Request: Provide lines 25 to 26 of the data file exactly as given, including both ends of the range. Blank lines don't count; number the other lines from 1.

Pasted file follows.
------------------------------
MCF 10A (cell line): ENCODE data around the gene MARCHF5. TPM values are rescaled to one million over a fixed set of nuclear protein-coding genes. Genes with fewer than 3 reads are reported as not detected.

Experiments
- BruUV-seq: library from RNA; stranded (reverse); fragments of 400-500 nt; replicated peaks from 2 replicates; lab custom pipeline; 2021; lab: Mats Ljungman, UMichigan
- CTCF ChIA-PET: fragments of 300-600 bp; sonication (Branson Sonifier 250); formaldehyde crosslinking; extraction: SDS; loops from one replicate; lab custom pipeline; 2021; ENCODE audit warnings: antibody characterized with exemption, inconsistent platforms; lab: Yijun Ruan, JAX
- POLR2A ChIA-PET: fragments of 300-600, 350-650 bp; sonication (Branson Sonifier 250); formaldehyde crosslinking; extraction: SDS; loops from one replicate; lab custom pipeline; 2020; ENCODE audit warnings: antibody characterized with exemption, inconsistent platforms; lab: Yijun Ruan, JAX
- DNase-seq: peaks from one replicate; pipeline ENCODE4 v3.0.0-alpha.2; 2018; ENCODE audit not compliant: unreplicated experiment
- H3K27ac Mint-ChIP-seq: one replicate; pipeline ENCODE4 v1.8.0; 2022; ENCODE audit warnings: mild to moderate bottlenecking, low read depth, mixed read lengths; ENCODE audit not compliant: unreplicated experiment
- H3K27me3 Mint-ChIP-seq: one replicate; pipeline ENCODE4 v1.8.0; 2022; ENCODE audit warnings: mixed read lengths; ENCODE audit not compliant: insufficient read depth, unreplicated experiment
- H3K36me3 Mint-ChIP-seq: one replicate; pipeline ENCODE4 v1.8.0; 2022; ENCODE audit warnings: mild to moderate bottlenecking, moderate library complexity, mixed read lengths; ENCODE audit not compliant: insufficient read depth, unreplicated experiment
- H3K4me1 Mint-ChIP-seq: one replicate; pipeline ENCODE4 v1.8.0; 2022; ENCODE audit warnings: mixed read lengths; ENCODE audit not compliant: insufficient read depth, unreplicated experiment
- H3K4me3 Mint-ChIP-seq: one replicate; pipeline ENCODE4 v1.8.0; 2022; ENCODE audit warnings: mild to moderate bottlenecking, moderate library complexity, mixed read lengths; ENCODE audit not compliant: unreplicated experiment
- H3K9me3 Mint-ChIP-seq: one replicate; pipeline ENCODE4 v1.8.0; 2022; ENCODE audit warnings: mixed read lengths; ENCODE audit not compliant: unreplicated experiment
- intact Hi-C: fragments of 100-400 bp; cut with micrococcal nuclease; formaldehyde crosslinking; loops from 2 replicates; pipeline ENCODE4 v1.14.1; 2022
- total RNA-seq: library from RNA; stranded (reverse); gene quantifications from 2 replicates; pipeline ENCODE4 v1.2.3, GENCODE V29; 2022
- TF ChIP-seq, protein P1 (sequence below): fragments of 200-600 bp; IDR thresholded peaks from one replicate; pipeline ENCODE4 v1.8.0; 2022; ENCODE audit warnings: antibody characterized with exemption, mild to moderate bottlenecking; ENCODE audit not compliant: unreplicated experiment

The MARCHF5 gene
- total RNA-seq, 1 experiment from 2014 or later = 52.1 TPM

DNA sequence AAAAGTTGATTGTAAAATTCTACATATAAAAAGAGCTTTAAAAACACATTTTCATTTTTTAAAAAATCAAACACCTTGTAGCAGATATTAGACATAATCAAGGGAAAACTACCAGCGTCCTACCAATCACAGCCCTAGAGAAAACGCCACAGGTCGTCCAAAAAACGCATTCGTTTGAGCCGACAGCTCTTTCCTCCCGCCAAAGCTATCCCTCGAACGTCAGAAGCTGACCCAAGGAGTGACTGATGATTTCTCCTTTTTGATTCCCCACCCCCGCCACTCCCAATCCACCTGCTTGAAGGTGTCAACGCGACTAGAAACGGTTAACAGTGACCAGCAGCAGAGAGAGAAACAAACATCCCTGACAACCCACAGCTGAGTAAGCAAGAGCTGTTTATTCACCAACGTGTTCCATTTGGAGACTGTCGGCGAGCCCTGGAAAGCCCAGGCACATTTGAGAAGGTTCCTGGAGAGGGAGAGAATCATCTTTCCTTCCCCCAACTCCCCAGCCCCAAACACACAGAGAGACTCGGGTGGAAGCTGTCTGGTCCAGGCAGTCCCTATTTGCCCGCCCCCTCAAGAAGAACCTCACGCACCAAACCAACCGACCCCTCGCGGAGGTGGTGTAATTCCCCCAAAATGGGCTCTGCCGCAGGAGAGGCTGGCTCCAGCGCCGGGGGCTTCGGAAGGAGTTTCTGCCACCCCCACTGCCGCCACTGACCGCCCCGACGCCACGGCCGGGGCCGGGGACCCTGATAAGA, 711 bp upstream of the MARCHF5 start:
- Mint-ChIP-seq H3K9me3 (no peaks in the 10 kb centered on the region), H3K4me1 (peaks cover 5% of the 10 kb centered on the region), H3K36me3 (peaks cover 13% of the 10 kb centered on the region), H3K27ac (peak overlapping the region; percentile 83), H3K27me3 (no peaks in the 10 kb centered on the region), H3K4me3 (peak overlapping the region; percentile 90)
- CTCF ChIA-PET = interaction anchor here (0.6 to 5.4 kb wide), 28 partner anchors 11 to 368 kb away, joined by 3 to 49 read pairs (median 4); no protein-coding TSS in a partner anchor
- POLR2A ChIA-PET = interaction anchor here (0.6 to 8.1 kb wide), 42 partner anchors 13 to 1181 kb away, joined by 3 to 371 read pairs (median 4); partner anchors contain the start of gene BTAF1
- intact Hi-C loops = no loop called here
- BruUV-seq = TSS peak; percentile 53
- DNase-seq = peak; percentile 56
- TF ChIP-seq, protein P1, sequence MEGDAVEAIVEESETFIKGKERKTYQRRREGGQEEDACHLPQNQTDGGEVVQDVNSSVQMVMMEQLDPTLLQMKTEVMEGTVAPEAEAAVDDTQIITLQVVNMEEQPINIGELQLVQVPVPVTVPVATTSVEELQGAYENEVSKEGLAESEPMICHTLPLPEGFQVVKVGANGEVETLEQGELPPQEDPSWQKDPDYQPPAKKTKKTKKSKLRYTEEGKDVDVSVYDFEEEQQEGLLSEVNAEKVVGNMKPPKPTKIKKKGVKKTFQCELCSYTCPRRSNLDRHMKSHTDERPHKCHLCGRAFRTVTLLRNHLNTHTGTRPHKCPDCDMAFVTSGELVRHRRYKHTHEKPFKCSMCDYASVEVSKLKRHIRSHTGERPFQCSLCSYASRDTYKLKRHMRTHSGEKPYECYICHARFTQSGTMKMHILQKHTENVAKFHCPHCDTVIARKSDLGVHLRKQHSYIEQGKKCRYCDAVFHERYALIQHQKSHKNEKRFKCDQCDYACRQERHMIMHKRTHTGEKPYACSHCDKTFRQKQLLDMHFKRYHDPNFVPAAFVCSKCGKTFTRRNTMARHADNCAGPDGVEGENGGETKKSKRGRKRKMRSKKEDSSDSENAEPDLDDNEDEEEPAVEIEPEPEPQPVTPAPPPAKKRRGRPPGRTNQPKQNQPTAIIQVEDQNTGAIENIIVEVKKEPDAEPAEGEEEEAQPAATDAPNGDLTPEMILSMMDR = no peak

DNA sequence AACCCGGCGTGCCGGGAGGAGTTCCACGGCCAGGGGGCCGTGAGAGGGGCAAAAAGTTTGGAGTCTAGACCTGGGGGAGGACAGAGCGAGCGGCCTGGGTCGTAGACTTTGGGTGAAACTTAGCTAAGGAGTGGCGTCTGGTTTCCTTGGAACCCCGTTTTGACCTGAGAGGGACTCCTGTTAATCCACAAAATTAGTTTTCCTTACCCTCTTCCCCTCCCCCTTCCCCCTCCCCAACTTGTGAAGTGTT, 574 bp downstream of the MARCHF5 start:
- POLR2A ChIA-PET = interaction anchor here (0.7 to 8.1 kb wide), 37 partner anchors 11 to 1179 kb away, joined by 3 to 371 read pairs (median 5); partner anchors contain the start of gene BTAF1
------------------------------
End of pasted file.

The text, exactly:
- TF ChIP-seq, protein P1, sequence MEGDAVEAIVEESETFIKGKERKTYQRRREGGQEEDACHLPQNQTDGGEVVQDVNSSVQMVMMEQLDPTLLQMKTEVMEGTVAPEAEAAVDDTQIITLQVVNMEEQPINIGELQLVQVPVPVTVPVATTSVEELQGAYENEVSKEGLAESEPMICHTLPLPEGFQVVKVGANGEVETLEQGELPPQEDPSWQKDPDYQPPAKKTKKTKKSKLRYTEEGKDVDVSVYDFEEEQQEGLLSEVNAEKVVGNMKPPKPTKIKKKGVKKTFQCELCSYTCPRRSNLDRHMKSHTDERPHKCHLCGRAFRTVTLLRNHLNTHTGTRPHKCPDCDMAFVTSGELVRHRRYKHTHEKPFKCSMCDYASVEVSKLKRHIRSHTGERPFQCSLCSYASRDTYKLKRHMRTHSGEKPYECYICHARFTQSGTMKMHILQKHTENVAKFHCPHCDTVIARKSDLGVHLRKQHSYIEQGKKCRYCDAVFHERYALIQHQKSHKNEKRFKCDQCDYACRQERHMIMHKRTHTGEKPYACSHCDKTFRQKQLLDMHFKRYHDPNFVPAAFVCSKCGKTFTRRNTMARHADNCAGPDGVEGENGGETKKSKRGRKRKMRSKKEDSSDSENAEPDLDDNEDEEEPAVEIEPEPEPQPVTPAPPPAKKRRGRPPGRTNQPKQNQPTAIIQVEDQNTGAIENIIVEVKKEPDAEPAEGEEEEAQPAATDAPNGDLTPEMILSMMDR = no peak

DNA sequence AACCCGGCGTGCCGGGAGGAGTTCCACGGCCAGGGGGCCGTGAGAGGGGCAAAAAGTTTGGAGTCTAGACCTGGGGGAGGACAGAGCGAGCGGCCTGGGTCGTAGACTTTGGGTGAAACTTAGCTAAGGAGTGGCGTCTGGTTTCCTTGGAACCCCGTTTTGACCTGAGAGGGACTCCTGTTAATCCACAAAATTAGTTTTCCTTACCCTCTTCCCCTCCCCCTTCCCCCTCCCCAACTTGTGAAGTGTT, 574 bp downstream of the MARCHF5 start: